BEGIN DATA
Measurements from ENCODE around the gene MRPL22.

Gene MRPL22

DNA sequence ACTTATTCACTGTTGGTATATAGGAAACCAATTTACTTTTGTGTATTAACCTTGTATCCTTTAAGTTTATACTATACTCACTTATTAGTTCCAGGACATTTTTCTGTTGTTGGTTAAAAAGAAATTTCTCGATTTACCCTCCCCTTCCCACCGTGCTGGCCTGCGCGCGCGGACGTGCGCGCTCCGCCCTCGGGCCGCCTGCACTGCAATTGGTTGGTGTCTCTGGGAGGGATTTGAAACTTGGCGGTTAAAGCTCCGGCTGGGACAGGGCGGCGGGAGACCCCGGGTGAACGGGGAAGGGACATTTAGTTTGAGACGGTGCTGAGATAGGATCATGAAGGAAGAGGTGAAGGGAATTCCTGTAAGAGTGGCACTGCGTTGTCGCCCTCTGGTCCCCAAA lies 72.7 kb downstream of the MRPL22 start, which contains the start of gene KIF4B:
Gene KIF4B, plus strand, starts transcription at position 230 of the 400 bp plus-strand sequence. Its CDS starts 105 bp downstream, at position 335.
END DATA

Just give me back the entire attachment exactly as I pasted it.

Measurements from ENCODE around the gene MRPL22.

Gene MRPL22

DNA sequence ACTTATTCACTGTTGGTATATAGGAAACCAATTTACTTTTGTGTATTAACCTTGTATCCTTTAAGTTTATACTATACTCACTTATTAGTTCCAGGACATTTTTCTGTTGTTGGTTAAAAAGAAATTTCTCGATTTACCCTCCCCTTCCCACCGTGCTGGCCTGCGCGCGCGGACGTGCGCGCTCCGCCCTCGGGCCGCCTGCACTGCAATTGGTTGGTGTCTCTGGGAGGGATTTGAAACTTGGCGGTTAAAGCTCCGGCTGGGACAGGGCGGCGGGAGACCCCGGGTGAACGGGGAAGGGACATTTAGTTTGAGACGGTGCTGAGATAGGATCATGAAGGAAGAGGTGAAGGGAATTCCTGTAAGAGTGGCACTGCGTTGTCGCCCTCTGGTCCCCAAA lies 72.7 kb downstream of the MRPL22 start, which contains the start of gene KIF4B:
Gene KIF4B, plus strand, starts transcription at position 230 of the 400 bp plus-strand sequence. Its CDS starts 105 bp downstream, at position 335.